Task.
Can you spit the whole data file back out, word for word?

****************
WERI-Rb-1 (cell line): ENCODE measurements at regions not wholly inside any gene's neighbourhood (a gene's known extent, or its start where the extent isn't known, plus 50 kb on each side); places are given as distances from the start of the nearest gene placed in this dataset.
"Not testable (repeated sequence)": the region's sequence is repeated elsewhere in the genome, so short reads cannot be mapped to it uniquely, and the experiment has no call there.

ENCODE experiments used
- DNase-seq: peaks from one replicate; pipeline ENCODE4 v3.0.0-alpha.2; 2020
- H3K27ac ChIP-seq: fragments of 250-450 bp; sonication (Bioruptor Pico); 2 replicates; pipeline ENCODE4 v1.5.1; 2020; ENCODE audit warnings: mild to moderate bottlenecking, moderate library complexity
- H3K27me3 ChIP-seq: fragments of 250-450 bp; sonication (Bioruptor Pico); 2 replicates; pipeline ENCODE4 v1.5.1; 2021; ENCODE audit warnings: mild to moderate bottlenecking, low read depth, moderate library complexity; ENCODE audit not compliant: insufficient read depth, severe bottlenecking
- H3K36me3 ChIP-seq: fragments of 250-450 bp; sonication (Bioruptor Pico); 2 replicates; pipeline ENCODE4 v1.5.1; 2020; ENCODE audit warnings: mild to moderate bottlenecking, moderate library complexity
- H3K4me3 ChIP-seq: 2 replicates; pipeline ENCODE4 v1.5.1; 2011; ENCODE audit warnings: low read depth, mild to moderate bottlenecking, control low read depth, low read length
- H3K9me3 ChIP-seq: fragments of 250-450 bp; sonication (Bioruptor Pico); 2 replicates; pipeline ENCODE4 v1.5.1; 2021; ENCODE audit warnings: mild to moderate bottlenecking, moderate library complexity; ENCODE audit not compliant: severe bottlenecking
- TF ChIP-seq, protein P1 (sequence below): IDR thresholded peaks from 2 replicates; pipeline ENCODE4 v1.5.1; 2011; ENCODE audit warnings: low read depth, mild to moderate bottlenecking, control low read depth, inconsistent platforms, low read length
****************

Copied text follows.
WERI-Rb-1 (cell line): ENCODE measurements at regions not wholly inside any gene's neighbourhood (a gene's known extent, or its start where the extent isn't known, plus 50 kb on each side); places are given as distances from the start of the nearest gene placed in this dataset.
"Not testable (repeated sequence)": the region's sequence is repeated elsewhere in the genome, so short reads cannot be mapped to it uniquely, and the experiment has no call there.

ENCODE experiments used
- DNase-seq: peaks from one replicate; pipeline ENCODE4 v3.0.0-alpha.2; 2020
- H3K27ac ChIP-seq: fragments of 250-450 bp; sonication (Bioruptor Pico); 2 replicates; pipeline ENCODE4 v1.5.1; 2020; ENCODE audit warnings: mild to moderate bottlenecking, moderate library complexity
- H3K27me3 ChIP-seq: fragments of 250-450 bp; sonication (Bioruptor Pico); 2 replicates; pipeline ENCODE4 v1.5.1; 2021; ENCODE audit warnings: mild to moderate bottlenecking, low read depth, moderate library complexity; ENCODE audit not compliant: insufficient read depth, severe bottlenecking
- H3K36me3 ChIP-seq: fragments of 250-450 bp; sonication (Bioruptor Pico); 2 replicates; pipeline ENCODE4 v1.5.1; 2020; ENCODE audit warnings: mild to moderate bottlenecking, moderate library complexity
- H3K4me3 ChIP-seq: 2 replicates; pipeline ENCODE4 v1.5.1; 2011; ENCODE audit warnings: low read depth, mild to moderate bottlenecking, control low read depth, low read length
- H3K9me3 ChIP-seq: fragments of 250-450 bp; sonication (Bioruptor Pico); 2 replicates; pipeline ENCODE4 v1.5.1; 2021; ENCODE audit warnings: mild to moderate bottlenecking, moderate library complexity; ENCODE audit not compliant: severe bottlenecking
- TF ChIP-seq, protein P1 (sequence below): IDR thresholded peaks from 2 replicates; pipeline ENCODE4 v1.5.1; 2011; ENCODE audit warnings: low read depth, mild to moderate bottlenecking, control low read depth, inconsistent platforms, low read length